Conventional bank loans are best for borrowers who have good credit scores and cash on hand for a down payment.

Pros: While interest rates on investment property loans are higher than those on primary residence loans, the conventional bank loan option typically has a lower interest rate than a private lender. Furthermore, as previously stated, bank financing for real estate can maximize your potential profit based on the amount of cash available for a down payment.

Cons: There are several potential drawbacks. Banks can be slow and rigid when approving mortgage applications, which means you’re more likely to be turned down for a loan. Banks also have strict lending guidelines for real estate investor financing, putting additional strain on the borrower’s finances.

Private Money Loans

Private money loans are approved and funded by individual private lenders and are another alternative for real estate investor financing. Private individual lenders are individuals who operate outside of financial institutions. They generally make a profit by lending money to those who increase the value of their investment properties.

Private money loans are loans from one person to another. Family and friends are the main sources of private money loans. Real estate investment events can be a good place to network and seek out private money lenders if you don’t have any direct connections already established.

Real estate investors can attend these events, network with other investors, and learn how they get their funding resources. In addition, attending these events will give you the opportunity to meet experienced investors who may be willing to mentor you or even become your private lender.

Private money loans are best for borrowers who do not have access to equity to finance an investment opportunity.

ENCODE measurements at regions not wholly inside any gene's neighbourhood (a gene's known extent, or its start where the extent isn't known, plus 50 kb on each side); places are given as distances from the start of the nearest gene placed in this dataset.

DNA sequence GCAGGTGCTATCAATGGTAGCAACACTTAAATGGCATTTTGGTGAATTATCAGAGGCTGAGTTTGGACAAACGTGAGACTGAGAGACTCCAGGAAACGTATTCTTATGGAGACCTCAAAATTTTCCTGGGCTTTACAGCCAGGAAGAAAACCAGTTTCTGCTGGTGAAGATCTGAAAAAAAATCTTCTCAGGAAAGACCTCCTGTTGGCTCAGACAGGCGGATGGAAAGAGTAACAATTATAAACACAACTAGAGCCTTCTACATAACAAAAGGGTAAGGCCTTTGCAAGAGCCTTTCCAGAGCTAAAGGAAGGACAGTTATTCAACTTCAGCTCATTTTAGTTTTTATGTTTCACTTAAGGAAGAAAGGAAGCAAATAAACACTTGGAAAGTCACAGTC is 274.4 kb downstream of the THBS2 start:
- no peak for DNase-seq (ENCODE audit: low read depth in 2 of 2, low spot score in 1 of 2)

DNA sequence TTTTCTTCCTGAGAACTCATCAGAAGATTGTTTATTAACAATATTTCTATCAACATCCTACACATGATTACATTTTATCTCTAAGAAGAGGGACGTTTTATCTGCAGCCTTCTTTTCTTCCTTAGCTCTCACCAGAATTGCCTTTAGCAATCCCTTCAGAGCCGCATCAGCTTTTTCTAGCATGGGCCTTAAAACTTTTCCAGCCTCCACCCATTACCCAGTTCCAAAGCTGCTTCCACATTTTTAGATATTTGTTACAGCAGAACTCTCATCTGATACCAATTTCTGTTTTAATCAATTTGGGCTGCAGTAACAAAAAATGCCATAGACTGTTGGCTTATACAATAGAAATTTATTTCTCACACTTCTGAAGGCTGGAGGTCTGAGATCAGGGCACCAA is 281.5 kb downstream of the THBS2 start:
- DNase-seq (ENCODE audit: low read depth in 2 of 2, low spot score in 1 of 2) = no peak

Pros: Private lenders are less rigid than traditional institutions such as banks. They are willing to take on higher credit risk and make lending decisions based on more than just an algorithm. There is a human factor at work. This can be beneficial when it comes to real estate investor financing if you have a low credit score but a high-income potential from a rental property.

Cons: Interest rates will most likely be higher than at a bank. Furthermore, you may need to put in some effort upfront to cultivate a network of private lenders who will assist you with financing for real estate.

Accessing Home Equity

Borrowing against your home equity is another way to secure real estate investor financing. You have a few options and could use a home equity line of credit, home equity loan, or cash-out refinance. You may be able to borrow as much as 80% of the equity value of your home to purchase, rehab, and repair your investment property.

Home equity loans are best for borrowers who have enough equity in their homes to use as leverage for an investment property.

Pros: With a home equity line of credit, you can borrow against your equity the same way you would with a credit card, and the monthly payments are frequently interest-only. A cash-out refinance would have a fixed rate.

Cons: HELOC rates are typically variable, which means they can rise if the prime rate rises. A cash-out refinance may allow you to extend your current mortgage term. However, a longer loan term means you could be paying higher interest rates on your primary residence. You will have to compare this to what you expect to bring in from your investment property.